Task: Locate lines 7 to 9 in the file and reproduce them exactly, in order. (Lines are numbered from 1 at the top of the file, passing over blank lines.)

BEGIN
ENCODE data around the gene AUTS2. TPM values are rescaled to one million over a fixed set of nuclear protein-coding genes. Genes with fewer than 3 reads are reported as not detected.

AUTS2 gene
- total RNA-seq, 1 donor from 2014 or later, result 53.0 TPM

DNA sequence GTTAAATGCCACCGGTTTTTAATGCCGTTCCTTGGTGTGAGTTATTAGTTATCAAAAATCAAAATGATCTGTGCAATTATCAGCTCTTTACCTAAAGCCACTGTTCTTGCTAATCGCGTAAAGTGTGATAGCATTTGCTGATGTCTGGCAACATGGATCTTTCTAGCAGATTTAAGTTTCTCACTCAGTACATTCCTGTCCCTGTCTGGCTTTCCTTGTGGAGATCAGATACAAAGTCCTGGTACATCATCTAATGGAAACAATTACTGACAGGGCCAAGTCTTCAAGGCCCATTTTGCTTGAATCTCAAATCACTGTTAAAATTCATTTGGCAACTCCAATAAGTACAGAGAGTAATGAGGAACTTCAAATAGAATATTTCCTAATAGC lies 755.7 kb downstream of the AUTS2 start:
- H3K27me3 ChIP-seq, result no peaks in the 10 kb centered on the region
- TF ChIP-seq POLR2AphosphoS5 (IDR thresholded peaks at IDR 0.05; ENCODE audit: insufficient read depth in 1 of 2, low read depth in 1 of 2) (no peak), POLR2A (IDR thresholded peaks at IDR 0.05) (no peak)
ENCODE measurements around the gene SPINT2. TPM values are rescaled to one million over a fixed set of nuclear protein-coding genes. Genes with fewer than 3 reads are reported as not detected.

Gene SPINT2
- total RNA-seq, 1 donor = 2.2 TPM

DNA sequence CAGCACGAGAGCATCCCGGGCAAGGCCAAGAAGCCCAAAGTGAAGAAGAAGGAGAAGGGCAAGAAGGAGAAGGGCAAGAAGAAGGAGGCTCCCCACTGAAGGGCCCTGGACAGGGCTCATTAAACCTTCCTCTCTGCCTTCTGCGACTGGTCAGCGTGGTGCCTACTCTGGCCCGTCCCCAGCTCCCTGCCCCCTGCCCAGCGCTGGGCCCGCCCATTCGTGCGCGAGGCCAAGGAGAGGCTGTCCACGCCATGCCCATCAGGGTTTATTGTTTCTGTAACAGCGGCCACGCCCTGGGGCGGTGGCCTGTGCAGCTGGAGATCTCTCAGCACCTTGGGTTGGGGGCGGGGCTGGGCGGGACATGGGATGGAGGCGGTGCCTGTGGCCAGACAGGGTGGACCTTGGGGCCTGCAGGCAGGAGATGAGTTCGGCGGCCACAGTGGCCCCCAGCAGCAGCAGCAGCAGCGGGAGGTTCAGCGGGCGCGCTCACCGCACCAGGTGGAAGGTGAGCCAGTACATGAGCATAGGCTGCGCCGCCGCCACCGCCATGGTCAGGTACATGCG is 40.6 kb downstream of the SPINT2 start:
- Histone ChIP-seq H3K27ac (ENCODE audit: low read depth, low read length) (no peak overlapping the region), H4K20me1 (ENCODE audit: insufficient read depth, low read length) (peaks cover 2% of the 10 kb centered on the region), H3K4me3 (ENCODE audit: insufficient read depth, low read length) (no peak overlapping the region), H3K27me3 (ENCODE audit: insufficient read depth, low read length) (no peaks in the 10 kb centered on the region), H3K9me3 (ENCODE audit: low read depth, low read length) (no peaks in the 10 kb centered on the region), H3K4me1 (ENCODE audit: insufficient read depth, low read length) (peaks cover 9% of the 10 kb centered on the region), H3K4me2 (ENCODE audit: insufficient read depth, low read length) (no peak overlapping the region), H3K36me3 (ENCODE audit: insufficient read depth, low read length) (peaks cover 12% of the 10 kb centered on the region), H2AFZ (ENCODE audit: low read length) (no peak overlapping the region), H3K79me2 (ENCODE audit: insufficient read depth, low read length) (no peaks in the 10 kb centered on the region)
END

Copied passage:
ENCODE measurements around the gene SPINT2. TPM values are rescaled to one million over a fixed set of nuclear protein-coding genes. Genes with fewer than 3 reads are reported as not detected.

Gene SPINT2
- total RNA-seq, 1 donor = 2.2 TPM